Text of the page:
In the interim, you can issue reports and say how transparent you are and do a bunch of things, but I don't really have that assurance and there's no way that I can really see your capital stack.

Patrick Murck:

Because you're not going to be a hundred percent transparent on your capital stack, even if you show me reams of like documents about every treasury you've bought with my money to ensure the backs up my stablecoin.

Patrick Murck:

I don't know that you haven't taken other loans or that you don't have other obligations to other investors that could supersede my interest in that.

Patrick Murck:

That's one way to do it. Another way is that we could create a trust, and we could create a trust where I am the beneficiary of the trust property, in which case now your fiduciary obligations are very different from the ones you just mentioned.

Patrick Murck:

It is no longer to maximize shareholder value. You're a fiduciary over the trust property, the corpus of the trust and your fiduciary obligations extend to me as the holder of the coin. Which also helps with bankruptcy, remoteness and some other things.

Patrick Murck:

There are ways legally to structure these such that you can decrease the risk for the holders. Now, those aren't appealing to central entities because the return on that is... The return profile is just not as exciting. You can't make as much money doing it that way.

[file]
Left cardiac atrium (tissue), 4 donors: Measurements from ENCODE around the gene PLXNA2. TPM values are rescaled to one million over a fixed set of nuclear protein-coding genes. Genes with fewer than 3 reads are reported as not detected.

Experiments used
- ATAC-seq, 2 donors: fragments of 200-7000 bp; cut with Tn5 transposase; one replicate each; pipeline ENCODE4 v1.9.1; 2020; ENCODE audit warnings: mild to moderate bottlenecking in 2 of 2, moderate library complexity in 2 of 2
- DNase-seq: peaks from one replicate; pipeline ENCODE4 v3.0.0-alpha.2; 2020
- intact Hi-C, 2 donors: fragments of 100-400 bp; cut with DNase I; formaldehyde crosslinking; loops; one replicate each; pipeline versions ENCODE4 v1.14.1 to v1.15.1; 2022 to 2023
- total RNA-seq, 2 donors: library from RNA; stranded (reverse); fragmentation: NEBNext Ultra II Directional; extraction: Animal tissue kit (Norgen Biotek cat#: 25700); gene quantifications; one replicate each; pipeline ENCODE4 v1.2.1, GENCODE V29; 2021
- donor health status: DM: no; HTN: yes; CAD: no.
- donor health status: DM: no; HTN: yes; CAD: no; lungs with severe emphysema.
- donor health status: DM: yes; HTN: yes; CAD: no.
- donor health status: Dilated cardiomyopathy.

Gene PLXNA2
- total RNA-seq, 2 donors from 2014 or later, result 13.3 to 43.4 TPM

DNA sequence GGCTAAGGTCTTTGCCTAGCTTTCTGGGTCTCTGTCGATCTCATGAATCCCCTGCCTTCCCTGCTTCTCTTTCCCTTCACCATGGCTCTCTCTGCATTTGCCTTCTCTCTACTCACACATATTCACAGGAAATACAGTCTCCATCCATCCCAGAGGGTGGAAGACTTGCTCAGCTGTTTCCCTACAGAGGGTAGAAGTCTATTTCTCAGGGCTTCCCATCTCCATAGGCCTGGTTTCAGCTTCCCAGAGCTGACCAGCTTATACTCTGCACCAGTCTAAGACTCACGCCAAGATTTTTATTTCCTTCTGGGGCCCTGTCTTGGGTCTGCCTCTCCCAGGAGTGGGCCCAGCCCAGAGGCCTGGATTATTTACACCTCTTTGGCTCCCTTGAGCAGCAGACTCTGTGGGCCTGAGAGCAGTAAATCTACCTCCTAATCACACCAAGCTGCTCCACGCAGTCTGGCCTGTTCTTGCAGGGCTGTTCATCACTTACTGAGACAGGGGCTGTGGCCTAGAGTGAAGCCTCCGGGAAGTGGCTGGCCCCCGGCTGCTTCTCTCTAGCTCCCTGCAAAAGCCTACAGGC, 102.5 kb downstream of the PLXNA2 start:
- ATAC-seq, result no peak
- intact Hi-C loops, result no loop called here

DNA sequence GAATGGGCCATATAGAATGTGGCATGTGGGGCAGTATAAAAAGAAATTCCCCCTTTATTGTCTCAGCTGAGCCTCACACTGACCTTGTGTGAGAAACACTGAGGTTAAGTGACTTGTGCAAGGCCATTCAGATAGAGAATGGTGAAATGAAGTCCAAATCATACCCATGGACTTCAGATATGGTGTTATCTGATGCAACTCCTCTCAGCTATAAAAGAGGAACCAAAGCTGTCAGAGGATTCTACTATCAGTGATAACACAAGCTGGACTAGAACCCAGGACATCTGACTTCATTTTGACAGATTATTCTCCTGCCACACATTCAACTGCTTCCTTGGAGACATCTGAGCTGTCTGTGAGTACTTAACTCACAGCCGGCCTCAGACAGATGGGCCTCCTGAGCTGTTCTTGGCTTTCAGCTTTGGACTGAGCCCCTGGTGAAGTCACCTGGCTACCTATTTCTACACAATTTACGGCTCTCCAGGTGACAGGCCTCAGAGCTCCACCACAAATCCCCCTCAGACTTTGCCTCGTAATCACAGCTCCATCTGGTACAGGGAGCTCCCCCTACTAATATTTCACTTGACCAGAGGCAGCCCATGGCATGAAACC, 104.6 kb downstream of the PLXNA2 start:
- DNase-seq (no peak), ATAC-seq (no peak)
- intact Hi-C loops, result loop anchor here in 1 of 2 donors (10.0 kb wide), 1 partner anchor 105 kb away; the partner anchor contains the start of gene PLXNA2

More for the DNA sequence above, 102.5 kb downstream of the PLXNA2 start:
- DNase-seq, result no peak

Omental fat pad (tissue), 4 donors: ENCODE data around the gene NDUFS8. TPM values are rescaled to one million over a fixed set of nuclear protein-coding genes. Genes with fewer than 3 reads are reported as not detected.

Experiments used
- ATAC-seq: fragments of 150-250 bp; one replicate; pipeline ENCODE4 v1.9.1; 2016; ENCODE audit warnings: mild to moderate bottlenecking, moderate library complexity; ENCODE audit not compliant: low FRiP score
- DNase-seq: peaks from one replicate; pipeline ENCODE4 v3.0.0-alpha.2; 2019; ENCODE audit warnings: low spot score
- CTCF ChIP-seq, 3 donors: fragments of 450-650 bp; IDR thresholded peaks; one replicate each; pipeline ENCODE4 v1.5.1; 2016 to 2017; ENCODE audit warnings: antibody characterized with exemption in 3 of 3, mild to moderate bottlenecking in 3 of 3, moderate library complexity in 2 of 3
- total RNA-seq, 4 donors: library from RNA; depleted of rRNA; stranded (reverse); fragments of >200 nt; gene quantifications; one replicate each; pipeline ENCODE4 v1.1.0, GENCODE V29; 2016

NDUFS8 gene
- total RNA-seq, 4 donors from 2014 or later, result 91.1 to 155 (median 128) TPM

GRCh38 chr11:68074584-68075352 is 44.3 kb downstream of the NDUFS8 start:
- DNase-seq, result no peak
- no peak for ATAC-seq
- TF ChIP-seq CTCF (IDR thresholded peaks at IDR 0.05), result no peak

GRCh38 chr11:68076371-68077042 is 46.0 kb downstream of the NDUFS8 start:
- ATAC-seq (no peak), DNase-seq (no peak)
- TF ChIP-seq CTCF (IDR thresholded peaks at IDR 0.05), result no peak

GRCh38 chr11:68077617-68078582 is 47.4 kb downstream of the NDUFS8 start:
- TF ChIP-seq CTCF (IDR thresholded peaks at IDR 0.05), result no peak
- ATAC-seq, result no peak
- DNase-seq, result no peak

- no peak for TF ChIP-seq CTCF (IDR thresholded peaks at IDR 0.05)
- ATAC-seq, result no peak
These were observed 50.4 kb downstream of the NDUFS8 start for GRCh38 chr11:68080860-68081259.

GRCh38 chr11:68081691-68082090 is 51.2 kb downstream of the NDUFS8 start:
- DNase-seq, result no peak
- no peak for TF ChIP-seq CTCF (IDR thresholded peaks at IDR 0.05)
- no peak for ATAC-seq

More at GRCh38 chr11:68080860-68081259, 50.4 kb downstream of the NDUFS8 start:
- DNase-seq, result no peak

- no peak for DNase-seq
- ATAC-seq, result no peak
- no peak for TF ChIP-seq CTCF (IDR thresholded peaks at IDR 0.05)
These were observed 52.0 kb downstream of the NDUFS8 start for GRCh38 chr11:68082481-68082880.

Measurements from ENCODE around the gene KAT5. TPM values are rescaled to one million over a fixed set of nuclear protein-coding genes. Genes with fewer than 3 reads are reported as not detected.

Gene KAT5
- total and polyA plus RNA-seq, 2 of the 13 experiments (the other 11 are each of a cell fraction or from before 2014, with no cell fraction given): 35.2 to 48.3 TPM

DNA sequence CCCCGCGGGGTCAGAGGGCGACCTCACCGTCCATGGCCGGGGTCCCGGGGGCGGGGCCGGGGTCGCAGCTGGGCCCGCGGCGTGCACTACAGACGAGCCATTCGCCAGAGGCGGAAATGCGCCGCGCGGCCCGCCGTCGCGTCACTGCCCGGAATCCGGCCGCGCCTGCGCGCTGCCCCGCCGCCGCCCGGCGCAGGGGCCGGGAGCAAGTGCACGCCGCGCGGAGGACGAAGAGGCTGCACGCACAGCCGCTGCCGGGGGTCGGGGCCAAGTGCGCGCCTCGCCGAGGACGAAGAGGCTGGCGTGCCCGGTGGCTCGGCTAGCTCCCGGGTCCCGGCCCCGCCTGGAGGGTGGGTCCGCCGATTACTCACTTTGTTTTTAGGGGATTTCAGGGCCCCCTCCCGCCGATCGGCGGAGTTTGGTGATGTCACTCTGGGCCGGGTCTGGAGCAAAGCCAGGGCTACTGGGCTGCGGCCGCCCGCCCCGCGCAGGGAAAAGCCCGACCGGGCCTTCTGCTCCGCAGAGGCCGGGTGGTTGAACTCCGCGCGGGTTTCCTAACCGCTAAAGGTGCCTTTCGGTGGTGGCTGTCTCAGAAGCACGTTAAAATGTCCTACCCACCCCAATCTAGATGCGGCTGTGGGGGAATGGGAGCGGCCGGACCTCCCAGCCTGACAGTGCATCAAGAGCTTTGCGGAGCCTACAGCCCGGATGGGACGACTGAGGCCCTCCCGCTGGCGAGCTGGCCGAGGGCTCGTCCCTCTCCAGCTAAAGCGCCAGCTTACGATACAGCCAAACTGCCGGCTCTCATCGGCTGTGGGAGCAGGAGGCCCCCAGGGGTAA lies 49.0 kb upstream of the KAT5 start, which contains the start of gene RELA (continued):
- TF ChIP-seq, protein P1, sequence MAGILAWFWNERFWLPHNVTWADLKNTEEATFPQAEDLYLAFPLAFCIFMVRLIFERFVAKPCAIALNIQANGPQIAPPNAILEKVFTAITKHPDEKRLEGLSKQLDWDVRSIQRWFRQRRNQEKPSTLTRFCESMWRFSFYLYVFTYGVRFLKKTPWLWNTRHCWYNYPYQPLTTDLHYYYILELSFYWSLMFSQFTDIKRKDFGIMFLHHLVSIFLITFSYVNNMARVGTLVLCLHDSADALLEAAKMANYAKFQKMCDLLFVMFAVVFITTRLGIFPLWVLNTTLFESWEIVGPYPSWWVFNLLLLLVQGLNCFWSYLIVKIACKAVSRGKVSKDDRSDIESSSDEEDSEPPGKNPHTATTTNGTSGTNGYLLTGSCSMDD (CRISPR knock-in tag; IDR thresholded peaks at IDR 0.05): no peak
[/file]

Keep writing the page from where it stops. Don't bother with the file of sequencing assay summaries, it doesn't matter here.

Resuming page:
Mark Lurie:

That's why Circle and Tether don't do it that way already because it's more profitable to do it the way they're doing it, which is just to keep the money and use it to make money themselves through longer dated and higher yielding instruments and cash.

Patrick Murck:

Sure. I don't want to oversimplify their structures either because it's a little bit... We're talking and because we have like only a brief amount of time to discuss this, we're talking in simple terms and their structures are slightly more complex than that.

Patrick Murck:

Effectively, if we wanted to just put up and take the names off of it, two very simple constructs that are very different, then yes. That holds, right?

Patrick Murck:

That's a potential way for it to further de-risk this and make this a more equitable arrangement between parties. Because as it stands, in that simple model that we talked about where your fiduciary obligation is to maximize shareholder value, it's...

Patrick Murck:

What's the difference between that and WISE or Green Dot issuing money packs? There's there is no difference. It's just... The function is the same, the form is different, right? Frankly, for that matter, a Starbucks gift card or your Starbucks balance on your app.

Patrick Murck: